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Finance & Banking

Last updated: Wednesday, June 20, 2018

 

Banking Industry before 4th Industrial Revolution: Plentiful Opportunities, Abundant Challenges

Posted: Friday, January 05, 2018


Despite staying out of the list of nine sectors hardest hit by the Fourth Industrial Revolution, the banking industry, typically at the forefront of information technology application, will not stand out of the whirlwind of this Fourth Revolution.

Many opportunities
High-tech application and development demands in banking operations in Vietnam are rising. A survey conducted by the State Bank of Vietnam (SBV) showed that some banks are planning to invest 8 - 10 per cent of their annual operating expenses for information technology. Advances from the digital revolution and the upcoming Fourth Industrial Revolution will provide banks with the opportunity to attract investment capital, gain access to international markets, learn advanced management and business skills, and acquire smart digital models and technological innovations.

The application of high technology, typical of the Fourth Industrial Revolution, will help Vietnamese banks to gain many benefits such as improving profitability by reducing administrative costs, effectively operating the banking system and tech infrastructure, deploying new products and services in a faster and more flexible manner to meet customers' demands for electronic banking services. This will thus help domestic banks develop strongly and compete with advanced banks in the region and in the world.

The digital banking model, technologically operated digital devices connected to computer software in the Internet environment, has in fact been, and will be, changing the entire banking structure and providing modern banking services. Many new financial services such as M-POS, internet banking, mobile banking, chip card technology and e-wallet are developing strongly to facilitate people to use modern banking services and save transaction costs.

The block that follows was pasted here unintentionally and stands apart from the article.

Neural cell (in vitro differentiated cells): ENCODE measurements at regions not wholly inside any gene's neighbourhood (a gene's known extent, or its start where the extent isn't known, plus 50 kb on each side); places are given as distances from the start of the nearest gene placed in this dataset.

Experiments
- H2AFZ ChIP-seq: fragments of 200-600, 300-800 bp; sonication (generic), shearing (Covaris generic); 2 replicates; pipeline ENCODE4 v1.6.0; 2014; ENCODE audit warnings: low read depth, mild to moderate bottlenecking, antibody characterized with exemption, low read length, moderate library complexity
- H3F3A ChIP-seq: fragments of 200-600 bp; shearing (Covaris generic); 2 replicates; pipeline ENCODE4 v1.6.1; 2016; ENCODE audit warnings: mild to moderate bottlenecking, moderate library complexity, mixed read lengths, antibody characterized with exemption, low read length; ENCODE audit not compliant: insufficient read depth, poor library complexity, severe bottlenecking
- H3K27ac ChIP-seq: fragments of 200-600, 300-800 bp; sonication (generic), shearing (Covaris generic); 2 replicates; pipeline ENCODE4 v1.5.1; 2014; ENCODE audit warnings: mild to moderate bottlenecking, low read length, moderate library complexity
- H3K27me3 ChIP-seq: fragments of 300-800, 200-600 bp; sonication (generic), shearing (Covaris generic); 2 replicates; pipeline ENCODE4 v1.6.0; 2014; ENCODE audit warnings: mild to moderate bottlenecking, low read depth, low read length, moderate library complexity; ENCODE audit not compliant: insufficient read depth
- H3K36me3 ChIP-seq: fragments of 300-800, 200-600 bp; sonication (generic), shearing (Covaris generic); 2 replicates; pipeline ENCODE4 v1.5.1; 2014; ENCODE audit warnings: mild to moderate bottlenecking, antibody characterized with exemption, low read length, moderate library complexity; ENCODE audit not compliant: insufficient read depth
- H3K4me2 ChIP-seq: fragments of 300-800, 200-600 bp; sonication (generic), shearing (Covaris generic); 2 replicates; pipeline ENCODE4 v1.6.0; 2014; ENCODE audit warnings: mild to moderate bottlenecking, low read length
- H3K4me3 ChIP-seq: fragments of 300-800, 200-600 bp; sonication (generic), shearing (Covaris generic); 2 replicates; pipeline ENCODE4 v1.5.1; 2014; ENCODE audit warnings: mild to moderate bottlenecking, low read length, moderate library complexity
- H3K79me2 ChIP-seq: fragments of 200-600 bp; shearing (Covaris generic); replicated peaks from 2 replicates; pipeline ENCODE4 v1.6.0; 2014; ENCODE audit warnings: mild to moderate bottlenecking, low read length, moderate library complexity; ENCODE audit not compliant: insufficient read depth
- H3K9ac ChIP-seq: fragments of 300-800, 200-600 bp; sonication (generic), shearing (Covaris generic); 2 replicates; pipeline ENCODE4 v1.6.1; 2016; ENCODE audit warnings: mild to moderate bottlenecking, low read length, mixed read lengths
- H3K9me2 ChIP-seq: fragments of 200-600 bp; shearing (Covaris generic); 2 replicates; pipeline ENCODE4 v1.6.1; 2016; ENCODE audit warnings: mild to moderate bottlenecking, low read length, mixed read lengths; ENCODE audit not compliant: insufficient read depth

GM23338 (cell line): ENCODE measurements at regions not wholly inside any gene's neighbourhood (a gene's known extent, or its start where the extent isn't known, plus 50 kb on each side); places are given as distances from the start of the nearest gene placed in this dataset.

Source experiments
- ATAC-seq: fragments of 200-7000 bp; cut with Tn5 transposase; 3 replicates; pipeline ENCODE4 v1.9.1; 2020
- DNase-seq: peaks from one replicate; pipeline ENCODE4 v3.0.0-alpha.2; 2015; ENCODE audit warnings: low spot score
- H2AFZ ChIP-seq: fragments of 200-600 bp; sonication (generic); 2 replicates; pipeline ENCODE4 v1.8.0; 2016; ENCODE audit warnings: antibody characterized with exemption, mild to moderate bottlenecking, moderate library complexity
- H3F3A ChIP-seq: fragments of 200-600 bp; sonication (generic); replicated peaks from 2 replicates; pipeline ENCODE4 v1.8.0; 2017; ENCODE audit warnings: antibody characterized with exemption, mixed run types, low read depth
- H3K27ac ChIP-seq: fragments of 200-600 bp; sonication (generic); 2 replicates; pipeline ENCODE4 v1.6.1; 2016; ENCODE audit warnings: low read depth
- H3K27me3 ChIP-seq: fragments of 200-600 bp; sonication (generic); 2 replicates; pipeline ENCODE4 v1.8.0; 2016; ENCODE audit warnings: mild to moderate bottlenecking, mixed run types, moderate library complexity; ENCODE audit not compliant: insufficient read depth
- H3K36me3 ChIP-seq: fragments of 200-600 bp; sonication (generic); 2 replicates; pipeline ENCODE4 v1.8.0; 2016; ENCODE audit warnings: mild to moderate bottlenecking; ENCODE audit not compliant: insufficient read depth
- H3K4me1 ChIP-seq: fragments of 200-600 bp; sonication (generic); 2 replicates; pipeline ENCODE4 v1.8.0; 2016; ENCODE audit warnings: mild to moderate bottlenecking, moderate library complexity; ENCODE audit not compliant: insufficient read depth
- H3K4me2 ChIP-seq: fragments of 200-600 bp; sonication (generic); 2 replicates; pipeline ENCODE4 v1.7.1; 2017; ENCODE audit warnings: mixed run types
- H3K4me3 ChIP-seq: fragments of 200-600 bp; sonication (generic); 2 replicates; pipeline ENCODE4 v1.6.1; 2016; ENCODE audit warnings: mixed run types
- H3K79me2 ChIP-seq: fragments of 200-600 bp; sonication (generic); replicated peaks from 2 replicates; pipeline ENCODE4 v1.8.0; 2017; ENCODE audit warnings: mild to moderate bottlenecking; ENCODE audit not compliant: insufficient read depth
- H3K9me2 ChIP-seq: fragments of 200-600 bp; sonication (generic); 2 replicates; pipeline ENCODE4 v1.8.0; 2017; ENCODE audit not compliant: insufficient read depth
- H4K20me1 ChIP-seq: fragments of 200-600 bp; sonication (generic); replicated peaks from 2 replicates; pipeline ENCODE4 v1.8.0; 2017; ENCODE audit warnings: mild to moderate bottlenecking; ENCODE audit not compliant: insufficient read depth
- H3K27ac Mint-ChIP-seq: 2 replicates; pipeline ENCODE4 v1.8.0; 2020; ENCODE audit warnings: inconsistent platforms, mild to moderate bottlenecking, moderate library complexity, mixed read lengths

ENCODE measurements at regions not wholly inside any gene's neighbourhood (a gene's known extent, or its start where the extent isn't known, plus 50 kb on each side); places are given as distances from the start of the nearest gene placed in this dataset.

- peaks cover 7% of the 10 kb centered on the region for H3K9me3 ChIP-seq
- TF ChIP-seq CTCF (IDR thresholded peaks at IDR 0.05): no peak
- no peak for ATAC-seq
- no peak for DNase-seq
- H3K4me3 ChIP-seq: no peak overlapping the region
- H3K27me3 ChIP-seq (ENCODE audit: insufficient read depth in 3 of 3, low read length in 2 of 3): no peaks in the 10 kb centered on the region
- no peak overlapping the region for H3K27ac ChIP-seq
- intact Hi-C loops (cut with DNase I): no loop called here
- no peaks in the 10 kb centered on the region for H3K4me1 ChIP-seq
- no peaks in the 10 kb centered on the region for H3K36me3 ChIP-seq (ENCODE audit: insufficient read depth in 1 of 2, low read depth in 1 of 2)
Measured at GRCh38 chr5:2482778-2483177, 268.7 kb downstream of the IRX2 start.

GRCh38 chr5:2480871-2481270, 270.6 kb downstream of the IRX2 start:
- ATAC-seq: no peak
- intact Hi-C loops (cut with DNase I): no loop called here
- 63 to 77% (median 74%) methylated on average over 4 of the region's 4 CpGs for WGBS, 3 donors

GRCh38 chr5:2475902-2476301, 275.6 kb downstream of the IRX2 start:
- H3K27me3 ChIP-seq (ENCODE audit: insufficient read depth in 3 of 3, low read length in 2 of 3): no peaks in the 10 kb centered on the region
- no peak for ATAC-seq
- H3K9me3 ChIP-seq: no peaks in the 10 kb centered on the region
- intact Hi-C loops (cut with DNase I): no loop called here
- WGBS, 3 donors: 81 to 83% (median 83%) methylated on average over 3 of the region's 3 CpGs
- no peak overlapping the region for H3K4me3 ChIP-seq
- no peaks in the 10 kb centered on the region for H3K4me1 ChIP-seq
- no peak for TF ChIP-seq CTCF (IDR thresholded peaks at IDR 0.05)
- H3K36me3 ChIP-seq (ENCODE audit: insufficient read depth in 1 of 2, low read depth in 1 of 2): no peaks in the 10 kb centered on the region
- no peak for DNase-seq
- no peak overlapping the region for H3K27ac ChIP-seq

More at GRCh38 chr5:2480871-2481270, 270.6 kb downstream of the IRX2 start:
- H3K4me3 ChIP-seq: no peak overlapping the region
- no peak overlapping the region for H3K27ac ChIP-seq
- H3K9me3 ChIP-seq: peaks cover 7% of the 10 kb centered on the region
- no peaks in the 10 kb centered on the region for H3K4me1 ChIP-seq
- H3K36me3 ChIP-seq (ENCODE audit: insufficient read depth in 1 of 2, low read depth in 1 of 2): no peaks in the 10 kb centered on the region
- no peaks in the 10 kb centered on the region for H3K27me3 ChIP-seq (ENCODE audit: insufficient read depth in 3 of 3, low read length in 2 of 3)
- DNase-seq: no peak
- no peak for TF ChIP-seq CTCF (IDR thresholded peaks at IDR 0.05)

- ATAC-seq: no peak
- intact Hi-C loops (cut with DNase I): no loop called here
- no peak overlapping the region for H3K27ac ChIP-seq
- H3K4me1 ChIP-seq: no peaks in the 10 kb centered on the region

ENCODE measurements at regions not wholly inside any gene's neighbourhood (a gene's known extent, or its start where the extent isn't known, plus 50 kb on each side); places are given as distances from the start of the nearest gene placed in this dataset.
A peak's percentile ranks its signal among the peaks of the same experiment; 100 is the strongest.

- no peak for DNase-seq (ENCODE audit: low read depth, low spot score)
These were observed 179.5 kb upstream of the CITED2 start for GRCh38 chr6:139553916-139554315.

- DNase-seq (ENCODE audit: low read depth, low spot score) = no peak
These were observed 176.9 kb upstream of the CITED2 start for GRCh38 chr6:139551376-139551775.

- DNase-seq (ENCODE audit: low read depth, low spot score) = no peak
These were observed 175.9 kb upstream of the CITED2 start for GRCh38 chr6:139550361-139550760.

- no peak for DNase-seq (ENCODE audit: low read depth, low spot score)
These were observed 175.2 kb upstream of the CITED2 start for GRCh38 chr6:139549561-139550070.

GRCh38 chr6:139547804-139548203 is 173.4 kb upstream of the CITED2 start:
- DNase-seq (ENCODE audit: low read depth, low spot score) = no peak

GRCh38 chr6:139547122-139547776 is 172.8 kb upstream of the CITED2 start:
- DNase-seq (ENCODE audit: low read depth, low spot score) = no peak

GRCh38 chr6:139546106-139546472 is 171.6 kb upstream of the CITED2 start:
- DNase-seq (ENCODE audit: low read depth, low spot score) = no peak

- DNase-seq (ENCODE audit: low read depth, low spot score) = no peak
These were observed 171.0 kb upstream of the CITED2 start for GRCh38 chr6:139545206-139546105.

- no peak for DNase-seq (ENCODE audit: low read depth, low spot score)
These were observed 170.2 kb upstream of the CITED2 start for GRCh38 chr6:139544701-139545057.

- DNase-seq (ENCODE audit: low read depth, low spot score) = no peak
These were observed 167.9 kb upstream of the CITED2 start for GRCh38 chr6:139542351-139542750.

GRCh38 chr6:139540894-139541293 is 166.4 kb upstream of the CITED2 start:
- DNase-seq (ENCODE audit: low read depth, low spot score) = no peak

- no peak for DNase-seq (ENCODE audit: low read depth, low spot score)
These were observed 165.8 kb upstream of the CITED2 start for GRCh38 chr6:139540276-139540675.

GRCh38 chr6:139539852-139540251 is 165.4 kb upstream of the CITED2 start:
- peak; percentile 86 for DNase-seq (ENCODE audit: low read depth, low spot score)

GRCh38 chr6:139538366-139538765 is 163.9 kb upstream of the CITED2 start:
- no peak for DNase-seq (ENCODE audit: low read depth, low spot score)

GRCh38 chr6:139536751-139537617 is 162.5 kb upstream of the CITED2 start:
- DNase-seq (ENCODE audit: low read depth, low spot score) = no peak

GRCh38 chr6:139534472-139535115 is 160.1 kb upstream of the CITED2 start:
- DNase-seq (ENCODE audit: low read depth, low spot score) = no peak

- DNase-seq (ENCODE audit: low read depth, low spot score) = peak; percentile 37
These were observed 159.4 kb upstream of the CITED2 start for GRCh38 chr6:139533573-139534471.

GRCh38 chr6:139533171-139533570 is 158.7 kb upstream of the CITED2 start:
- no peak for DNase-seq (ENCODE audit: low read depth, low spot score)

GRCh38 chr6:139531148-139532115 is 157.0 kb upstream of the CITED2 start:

Recently, at the Vietnam Retail Banking Forum 2017 hosted by the Vietnam Bankers Association and International Data Group (IDG Vietnam), Mr Nguyen Toan Thang, General Secretary of the Vietnam Bankers Association, said that Vietnamese banks are positively moving with new technology trends. It is the shift from conventional banking to digital banking, the transformation of business model, an increase in customer experiences with new products and solutions, modern digital infrastructure construction and data management and artificial intelligence application.

He said, the Fourth Industrial Revolution will bring more opportunities and motivations for Vietnamese banks to develop retail banking, especially apply innovative business solutions and create technology breakthroughs to meet customer experiences.

Tough challenges
Banks will see challenges with new business models and governance models. The inevitable shift from simple digital to smart innovation based on technological blending is forcing domestic banks to rethink how they operate business and tune up with governance trends driven by artificial intelligence, mobile banking, paperless banking and digital banking.

In addition, with technology development, customers will demand banking services capably integrated on a single device, enabling them to use the services anywhere, anytime. Therefore, banks should focus on maximising customer experience based on their knowledge and understanding of these trends.

In addition, the fact that small and medium banks do not have enough potential to build backup data centres or, if having enough, are not able to meet national standards has significantly impacted information security.

One of the biggest concerns is technological risk and personnel quality. The growing sophistication of digital technology has led to an increase in security vulnerabilities, which lure cybercriminals and hackers. Indeed, cybercriminals may steal bank assets and information without having to go to the bank or even physically connecting it. Consequently, governments and service providers should take proactive measures to ensure network security and customer information.

In addition, the increase of cross-border financial products and derivative financial products in the context of integration has made security network infrastructure extremely important to banks. Improving the quality of human resources, not only professional skills but also digital operation skills and compliance with the process of delivering banking products and services in the technological environment, is also an interesting challenge.

And, before these challenges, whether they like them or not, banks and policymakers have to accept inevitable changes and broaden their outlook on banking services to survive and develop sustainably.

Ha Vu








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